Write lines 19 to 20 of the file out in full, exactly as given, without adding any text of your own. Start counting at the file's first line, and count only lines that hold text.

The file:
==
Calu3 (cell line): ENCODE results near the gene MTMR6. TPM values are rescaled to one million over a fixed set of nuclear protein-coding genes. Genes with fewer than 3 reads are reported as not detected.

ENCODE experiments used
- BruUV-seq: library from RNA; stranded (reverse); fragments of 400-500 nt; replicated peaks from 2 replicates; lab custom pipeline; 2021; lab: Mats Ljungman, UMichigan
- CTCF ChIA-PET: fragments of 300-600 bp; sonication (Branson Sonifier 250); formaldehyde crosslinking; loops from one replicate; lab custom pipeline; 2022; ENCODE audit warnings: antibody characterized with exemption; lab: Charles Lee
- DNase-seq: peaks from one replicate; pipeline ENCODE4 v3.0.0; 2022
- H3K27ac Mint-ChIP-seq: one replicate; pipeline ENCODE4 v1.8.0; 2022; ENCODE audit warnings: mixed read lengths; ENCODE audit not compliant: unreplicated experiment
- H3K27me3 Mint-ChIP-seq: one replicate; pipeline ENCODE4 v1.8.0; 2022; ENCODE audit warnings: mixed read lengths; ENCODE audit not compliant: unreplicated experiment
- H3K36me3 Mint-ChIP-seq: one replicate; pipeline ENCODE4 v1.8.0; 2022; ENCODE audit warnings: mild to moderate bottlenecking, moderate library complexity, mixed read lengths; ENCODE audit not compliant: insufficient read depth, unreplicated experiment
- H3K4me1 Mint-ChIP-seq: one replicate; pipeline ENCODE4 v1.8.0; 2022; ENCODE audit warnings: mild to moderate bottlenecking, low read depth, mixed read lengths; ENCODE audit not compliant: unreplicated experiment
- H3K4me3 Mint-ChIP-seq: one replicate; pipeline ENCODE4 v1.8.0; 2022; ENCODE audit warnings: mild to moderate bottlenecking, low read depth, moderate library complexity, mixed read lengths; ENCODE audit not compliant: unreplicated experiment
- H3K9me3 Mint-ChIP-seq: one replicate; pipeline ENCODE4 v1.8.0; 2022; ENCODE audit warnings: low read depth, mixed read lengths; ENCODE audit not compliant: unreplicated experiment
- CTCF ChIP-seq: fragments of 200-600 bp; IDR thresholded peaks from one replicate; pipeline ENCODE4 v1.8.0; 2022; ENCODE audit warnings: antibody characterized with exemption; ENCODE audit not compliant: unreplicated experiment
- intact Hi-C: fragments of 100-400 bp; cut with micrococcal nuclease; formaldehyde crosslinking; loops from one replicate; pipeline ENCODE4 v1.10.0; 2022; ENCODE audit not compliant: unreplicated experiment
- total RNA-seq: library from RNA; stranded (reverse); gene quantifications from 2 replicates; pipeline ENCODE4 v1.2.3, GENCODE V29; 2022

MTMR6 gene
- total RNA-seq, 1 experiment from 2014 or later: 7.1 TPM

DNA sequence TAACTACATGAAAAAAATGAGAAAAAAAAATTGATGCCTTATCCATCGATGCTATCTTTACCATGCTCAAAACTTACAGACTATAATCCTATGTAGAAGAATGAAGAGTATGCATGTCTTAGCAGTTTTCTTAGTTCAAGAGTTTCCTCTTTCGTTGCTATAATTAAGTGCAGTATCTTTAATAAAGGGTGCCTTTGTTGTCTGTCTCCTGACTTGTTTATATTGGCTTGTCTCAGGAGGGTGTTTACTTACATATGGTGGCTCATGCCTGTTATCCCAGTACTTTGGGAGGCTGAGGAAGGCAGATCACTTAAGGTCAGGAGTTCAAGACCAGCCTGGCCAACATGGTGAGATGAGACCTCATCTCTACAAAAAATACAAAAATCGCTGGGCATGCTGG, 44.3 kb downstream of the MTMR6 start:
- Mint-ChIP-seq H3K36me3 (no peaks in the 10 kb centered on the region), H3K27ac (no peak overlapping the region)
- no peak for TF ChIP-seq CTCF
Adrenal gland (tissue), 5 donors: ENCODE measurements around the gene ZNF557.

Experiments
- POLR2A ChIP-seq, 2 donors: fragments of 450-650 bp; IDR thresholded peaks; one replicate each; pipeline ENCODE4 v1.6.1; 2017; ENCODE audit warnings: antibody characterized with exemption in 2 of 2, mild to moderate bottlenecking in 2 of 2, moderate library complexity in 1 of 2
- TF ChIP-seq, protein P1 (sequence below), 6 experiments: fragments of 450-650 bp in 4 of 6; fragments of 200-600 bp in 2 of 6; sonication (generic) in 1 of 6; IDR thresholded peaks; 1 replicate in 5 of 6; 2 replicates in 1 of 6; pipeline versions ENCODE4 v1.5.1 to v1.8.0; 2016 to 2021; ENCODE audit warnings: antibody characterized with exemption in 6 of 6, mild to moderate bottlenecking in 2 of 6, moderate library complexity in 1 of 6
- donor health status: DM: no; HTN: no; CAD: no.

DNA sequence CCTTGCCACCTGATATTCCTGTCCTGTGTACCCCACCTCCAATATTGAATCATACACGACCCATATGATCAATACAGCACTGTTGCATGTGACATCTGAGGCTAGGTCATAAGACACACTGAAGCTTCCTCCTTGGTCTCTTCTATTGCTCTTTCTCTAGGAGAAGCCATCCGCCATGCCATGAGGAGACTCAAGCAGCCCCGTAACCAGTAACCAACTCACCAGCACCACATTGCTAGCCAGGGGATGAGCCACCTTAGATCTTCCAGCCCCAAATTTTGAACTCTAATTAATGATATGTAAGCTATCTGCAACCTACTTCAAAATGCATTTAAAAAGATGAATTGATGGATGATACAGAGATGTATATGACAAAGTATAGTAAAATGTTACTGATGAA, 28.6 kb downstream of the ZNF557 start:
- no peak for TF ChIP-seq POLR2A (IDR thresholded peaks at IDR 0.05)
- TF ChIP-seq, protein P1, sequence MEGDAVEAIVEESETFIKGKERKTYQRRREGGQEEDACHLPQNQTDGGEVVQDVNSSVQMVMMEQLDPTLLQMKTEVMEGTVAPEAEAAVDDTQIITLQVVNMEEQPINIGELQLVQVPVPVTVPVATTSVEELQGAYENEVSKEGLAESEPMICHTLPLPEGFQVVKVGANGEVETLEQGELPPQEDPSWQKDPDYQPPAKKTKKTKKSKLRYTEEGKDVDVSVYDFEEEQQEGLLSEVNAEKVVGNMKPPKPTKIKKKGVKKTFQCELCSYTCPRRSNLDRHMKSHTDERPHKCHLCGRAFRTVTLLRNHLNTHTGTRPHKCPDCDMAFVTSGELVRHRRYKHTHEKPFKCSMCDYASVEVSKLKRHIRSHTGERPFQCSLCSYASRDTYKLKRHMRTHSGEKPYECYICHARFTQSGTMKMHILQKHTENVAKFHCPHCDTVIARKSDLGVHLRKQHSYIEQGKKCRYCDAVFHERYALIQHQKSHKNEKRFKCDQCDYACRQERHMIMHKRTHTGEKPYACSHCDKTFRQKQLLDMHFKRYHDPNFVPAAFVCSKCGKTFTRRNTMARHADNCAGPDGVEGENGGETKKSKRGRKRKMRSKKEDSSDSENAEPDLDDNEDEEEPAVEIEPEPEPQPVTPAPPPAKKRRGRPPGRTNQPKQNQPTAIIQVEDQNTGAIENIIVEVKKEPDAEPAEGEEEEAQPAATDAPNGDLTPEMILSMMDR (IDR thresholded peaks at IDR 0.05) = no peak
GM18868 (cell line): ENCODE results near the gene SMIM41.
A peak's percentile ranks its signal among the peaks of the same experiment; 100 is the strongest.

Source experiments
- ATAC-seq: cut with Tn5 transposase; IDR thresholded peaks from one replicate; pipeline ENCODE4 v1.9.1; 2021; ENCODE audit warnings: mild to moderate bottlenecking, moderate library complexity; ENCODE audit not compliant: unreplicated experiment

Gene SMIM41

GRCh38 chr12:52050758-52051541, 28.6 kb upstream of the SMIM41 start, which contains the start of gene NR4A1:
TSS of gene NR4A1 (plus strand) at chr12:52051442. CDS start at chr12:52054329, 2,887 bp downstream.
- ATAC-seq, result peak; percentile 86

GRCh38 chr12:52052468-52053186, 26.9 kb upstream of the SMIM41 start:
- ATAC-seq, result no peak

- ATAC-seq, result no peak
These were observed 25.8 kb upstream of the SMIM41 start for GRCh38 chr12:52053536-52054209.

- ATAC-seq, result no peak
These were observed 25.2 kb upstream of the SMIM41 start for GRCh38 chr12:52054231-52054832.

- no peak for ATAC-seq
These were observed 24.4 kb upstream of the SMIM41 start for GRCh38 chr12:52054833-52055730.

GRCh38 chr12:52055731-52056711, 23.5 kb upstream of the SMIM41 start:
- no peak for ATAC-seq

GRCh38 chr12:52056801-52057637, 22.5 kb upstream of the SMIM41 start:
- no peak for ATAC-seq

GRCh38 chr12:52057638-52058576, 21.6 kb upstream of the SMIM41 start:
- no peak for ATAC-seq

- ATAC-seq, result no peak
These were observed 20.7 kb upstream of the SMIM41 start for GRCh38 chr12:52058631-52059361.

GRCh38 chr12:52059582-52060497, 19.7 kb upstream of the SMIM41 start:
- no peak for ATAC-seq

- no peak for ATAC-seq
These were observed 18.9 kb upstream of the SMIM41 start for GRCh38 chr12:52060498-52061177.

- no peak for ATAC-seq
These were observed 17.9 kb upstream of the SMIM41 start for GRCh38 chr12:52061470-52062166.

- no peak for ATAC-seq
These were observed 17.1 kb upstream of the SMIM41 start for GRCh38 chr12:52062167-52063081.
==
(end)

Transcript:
- no peak for TF ChIP-seq CTCF
Adrenal gland (tissue), 5 donors: ENCODE measurements around the gene ZNF557.